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Do Dooni Chaar

The return of Rishi and Neetu Kapoor, a self-assured directorial debut, a fine slice of Delhi life, despite being marred by a muddled ending

Do Dooni Chaar
Do Dooni Chaar

Starring: Rishi Kapoor, Neetu Kapoor, Archit Krishna
Directed by Habib Faisal
Rating: ***

For a majority of viewers, Do Dooni Chaar would hold tremendous nostalgic interest. It marks the return of Rishi and Neetu Kapoor—the young, romantic twosome of the ’70s. Here they play a middle-aged, middle-class Delhi couple—the Duggals—working hard to bring up their two bright children and trying to find a perfect balance between their needs, desires, dreams and indulgences. However, the film is also interesting because it makes for a self-assured debut by filmmaker Habib Faisal, formerly an NDTV cameraperson.

Do Dooni Chaar is not so much about story-telling, focused only on its twists and turns, as it is about presenting a slice of life. Any middle-class family that has built its home from scratch would identify with the Duggals and their struggles to graduate from owning a two-wheeler to a car. That’s where the title of the film also stems from. Faisal is bang on in getting the little details and nuances of Delhi’s middle-class culture in all its shabby glory—right from the nighties, sweaters and mufflers that the protagonists wear to the kitschy showcases and sticker-laden steel almirahs and the noisy neighbourhoods. The keen eye for detail also shows in the spread of quirky characters—the coaching-school owner to the corrupt Meerut cop—and the use of the varied Delhi lingo—from the Punjabi to the Haryanvi mix. Most of all, the film is interesting in showing an old economic order (typified by the senior Duggals) clashing and coexisting with the consumerist culture.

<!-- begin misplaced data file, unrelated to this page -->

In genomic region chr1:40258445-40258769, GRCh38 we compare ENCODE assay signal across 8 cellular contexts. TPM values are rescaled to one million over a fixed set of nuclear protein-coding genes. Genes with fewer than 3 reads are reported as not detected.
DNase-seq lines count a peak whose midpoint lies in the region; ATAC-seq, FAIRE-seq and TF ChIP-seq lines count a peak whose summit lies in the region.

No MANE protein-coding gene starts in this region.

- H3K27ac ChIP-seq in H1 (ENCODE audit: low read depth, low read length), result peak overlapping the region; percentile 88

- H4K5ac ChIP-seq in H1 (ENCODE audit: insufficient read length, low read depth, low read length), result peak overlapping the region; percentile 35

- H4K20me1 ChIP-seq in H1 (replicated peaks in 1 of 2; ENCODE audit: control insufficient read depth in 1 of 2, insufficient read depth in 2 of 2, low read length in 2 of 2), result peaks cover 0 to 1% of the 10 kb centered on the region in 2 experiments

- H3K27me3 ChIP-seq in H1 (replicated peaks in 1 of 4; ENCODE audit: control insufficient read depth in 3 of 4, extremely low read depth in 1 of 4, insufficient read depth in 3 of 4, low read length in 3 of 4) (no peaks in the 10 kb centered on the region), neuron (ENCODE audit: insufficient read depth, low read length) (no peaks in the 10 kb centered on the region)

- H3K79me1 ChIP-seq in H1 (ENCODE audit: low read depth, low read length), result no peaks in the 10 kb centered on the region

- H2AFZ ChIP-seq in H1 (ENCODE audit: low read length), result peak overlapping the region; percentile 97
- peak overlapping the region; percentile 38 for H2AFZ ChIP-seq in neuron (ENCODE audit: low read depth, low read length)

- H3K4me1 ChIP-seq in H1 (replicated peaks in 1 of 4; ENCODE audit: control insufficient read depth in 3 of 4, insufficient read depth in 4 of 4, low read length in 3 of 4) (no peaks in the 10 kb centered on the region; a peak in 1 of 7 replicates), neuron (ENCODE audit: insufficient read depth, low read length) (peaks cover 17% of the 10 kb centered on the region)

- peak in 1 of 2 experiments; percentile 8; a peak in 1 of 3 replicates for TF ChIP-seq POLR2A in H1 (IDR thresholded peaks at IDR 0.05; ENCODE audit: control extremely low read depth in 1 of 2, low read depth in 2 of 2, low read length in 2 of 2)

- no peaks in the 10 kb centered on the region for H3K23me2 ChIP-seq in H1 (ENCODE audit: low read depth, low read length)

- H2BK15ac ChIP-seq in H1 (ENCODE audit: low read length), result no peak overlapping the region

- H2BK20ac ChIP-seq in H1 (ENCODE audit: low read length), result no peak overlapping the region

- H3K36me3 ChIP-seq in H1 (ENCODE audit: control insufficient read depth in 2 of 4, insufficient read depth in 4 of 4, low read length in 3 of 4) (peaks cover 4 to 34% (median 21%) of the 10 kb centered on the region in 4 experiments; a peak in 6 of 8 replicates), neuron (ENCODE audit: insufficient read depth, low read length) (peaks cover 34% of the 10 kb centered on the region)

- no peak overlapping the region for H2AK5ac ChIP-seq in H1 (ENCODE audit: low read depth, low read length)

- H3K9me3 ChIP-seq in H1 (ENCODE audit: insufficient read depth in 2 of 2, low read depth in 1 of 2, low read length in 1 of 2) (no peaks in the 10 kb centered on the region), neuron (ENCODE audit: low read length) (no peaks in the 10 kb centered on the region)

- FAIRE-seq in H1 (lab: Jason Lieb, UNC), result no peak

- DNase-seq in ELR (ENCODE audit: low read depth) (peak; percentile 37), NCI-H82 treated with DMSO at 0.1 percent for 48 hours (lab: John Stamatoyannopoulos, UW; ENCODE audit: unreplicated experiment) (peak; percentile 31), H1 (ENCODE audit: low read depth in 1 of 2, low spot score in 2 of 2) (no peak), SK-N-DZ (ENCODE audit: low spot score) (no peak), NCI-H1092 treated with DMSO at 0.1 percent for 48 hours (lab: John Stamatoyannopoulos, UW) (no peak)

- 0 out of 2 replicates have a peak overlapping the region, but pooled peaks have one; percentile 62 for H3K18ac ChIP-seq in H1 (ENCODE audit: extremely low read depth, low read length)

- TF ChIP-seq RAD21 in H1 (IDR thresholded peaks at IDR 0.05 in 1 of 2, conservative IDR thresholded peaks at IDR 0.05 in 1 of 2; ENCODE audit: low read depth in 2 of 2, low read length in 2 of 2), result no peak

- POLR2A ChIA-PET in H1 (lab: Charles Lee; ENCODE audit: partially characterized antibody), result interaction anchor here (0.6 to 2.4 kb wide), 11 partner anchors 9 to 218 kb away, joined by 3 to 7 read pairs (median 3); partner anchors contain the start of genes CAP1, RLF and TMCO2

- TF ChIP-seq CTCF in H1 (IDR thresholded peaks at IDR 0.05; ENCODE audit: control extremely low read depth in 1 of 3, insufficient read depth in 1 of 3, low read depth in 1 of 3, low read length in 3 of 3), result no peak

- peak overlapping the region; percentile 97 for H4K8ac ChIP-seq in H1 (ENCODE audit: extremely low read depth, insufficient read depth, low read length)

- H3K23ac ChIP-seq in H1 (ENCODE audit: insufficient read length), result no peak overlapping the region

Faisal gets good support from the cast. Instead of playing the film as some kind of a starry comeback of Rishi-Neetu, the director keeps their presence low-key. They are one with the real-life characters they play. Even the two kids, Archit and Aditi, are just as real.

But the film does not quite reach the same level of fineness as the other recent Delhi films like Khosla Ka Ghosla and Oye Lucky Lucky Oye primarily because the narrative gets unwieldy and the filmmaker is unable to offer a neat resolution. The end becomes a muddle of high emotions, morals and stupid slapstick in making a case for the teaching profession. A little subtlety would have worked better.

High Fives


  1. Anjana Anjani
  2. Robot (dubbed)
  3. Dabangg
  4. We Are Family
  5. Peepli [Live]


  1. The Social Network
  2. Legends of the Guardians
  3. Wall Street: Money Never Sleeps
  4. The Town
  5. Easy A


  1. The Boys of Fall (Kenny Chesney)
  2. All Over Me (Josh Turner)
  3. Roll With It (Easton Corbin)
  4. Our Kind of Love (Lady Antebellum)
  5. Come Back Song (Darius Rucker)

Courtesy: Film Information

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